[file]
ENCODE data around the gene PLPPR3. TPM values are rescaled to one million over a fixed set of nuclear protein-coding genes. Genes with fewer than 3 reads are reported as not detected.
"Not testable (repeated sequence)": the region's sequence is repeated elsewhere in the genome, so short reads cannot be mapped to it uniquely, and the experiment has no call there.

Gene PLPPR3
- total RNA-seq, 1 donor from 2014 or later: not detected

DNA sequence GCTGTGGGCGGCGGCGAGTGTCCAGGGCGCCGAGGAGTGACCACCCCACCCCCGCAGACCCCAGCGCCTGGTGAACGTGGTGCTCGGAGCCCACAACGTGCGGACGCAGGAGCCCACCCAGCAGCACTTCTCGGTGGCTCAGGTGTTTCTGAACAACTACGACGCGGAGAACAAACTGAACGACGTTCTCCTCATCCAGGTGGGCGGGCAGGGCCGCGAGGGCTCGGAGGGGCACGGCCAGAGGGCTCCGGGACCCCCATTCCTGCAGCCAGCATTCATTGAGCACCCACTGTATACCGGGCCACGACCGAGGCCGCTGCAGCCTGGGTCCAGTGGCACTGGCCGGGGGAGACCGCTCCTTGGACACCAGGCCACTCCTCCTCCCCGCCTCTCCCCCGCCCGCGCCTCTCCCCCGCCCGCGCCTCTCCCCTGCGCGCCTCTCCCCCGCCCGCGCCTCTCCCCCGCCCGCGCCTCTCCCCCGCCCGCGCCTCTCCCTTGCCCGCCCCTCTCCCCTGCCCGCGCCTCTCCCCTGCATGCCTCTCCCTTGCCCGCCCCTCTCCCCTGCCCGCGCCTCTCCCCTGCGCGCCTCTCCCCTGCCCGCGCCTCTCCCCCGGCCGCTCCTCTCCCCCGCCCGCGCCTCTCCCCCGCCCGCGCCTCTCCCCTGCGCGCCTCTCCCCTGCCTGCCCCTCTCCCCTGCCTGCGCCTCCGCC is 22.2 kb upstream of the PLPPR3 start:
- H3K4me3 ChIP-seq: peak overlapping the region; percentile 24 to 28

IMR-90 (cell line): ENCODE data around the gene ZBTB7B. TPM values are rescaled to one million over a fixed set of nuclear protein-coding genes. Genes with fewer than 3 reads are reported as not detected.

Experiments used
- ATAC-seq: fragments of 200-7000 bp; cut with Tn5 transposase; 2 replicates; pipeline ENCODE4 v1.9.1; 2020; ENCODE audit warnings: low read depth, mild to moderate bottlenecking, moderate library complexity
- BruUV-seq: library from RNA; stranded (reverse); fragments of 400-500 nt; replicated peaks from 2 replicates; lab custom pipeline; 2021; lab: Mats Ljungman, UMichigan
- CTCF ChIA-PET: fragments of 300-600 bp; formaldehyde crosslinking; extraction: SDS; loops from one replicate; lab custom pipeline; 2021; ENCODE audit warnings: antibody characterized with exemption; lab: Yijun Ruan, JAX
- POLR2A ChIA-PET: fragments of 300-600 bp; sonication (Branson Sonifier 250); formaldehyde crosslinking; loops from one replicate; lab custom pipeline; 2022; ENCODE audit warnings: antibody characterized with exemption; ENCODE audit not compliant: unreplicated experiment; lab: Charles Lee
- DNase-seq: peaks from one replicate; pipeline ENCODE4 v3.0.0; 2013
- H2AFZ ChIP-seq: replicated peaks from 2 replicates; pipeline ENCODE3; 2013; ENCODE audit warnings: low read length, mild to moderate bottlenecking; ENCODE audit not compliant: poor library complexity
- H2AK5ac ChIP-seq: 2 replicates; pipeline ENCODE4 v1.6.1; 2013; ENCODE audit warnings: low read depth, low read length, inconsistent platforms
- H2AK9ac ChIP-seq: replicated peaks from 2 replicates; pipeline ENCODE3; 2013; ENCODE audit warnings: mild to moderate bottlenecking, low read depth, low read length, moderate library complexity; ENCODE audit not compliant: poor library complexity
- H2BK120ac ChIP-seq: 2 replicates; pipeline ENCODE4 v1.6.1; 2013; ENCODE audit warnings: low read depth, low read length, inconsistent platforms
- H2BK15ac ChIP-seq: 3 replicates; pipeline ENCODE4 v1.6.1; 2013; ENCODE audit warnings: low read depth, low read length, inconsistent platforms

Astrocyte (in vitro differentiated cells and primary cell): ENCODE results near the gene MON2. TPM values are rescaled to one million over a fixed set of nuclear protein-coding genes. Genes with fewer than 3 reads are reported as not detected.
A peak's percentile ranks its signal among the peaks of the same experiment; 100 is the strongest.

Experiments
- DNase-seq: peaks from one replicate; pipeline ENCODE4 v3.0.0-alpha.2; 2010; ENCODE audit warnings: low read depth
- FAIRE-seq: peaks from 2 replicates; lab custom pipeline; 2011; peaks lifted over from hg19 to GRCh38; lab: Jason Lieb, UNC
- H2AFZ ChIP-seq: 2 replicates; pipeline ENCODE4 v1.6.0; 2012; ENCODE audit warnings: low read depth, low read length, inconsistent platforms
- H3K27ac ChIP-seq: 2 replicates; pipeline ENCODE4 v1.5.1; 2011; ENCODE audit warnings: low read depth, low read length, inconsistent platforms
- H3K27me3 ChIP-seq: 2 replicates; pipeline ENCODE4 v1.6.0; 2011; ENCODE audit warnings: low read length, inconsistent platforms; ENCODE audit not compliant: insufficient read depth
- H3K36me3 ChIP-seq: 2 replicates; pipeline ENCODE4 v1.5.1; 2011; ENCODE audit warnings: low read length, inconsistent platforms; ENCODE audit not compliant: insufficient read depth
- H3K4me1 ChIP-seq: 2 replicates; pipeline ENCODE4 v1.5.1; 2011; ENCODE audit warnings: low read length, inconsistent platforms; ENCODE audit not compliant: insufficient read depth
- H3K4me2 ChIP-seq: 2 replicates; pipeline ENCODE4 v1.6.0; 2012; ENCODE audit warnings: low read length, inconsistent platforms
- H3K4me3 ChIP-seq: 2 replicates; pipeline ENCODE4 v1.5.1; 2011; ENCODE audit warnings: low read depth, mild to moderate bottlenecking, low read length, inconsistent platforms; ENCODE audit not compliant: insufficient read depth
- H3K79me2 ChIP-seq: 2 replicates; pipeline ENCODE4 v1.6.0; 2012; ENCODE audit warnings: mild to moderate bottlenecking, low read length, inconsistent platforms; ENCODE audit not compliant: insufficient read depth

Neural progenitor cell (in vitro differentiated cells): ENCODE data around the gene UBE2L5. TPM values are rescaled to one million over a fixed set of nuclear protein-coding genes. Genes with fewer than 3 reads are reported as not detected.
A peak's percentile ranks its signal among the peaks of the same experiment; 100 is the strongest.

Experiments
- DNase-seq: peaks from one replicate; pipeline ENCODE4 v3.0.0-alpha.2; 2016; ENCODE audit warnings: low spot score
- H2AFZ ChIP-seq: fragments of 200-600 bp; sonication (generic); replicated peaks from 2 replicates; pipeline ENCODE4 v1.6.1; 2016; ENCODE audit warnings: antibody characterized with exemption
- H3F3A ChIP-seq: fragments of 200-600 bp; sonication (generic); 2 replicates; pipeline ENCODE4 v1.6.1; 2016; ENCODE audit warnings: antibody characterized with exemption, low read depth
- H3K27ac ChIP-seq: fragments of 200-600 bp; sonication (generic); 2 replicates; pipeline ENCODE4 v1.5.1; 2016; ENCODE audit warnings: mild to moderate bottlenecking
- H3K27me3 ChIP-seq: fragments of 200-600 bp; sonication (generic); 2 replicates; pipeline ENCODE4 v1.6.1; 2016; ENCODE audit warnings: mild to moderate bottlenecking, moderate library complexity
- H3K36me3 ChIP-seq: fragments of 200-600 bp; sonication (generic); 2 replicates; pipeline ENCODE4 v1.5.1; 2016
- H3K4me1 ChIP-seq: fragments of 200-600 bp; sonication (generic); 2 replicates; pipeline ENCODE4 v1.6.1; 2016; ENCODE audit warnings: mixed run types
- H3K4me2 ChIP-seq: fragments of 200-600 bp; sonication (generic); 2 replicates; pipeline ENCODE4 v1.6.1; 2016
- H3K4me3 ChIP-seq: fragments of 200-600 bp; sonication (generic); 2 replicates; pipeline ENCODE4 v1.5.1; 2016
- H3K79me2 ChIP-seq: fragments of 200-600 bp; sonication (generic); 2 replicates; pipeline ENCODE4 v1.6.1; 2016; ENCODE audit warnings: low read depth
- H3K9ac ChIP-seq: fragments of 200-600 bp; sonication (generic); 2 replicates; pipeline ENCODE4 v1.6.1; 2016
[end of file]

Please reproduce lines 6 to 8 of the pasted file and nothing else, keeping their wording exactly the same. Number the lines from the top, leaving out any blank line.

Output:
- H3K4me3 ChIP-seq: peak overlapping the region; percentile 24 to 28

IMR-90 (cell line): ENCODE data around the gene ZBTB7B. TPM values are rescaled to one million over a fixed set of nuclear protein-coding genes. Genes with fewer than 3 reads are reported as not detected.

Experiments used